Darrow’s death on March 13, 1938, was memorialized throughout the world. The Darrow Bridge, where his ashes (and later those of his wife Ruby and son Paul) were scattered, was dedicated to his memory by the Chicago Park District in 1957.
Please join us at 10 a.m. at the Clarence Darrow Bridge in Jackson Park for the traditional wreath-tossing and brief speeches to commemorate Darrow; the Symposium begins at 10:45 a.m. in the Museum of Science and Industry: The NEW Columbian Room. Beverages and rolls will be served. (The Darrow Bridge is behind the Museum of Science and Industry: Driving south on Lake Shore Drive, pass the light at 57th Drive and turn right at the next light (Science Drive). You will come almost immediately to Columbia Drive. If you turn left and follow Columbia Drive there is parking near the bridge. You may park near the OmniMax Theater and walk south to the bridge. Parking is only free by the bridge.)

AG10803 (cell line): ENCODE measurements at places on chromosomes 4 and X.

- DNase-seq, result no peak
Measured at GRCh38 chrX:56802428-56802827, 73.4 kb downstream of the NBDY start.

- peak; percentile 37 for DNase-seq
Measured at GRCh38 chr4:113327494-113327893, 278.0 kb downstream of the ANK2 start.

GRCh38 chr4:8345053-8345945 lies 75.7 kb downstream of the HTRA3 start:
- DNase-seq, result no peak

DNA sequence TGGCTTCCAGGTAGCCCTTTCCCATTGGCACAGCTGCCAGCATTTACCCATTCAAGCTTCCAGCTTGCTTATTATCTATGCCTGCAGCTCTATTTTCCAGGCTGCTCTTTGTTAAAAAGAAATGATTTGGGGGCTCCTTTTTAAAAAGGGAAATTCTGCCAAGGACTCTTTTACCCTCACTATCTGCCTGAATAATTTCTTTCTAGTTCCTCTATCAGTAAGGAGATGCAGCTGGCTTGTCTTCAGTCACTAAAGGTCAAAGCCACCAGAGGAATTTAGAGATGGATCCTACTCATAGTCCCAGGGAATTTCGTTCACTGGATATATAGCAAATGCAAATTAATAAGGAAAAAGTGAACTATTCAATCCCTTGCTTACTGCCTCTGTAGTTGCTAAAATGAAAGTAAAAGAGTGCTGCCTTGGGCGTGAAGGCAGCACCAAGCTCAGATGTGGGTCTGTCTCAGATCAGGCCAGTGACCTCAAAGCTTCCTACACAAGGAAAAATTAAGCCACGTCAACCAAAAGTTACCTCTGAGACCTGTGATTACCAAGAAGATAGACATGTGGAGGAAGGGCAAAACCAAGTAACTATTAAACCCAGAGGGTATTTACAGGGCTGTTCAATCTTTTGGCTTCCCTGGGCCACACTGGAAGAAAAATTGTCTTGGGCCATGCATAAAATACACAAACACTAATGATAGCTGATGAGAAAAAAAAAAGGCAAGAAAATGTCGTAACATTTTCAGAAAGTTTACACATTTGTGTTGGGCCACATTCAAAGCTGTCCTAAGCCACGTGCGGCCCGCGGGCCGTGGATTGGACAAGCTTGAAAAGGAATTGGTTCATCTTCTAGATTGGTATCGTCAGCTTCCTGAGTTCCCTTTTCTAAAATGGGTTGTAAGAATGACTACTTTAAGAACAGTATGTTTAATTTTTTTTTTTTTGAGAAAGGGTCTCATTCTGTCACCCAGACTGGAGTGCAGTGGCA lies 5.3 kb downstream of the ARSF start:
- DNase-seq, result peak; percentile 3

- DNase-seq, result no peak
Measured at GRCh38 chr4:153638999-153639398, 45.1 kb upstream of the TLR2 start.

Download the event flier here (PDF).
Media contact: Tracy Baim, 773-387-2394, email@example.com
Clarence Darrow aficionados will gather at the Darrow Bridge in Jackson Park Tuesday, March 13 at 10 a.m. for the annual ceremony commemorating Darrow’s death in Chicago on March 13, 1938. Darrow is remembered for his crusading role as “attorney for the damned” in such controversial cases as the Scopes Monkey Trial, the Leopold and Loeb murder case, and the pardoning of the Haymarket anarchists.
After the ritual outdoor wreath-tossing ceremony, guests will move inside to the Museum of Science and Industry’s New Columbia Room for a lecture and discussion on the Haymarket case, “Absolving Anarchy: John P. Altgeld and the Pardon that Shook Gilded Age America,” to be given by Heath W. Carter.
The talk delves into the precipitous rise and fall of one of Illinois’ most progressive governors. On June 26, 1893, Illinois Gov. John P. Altgeld pardoned the three surviving prisoners who had originally been sentenced to death for Chicago’s Haymarket bombing. He was widely vilified for this decision and his political career was never the same, but upon his death in 1902 Darrow praised him in a famous eulogy as “a soldier in the everlasting struggle of the human race for liberty and justice on the earth.”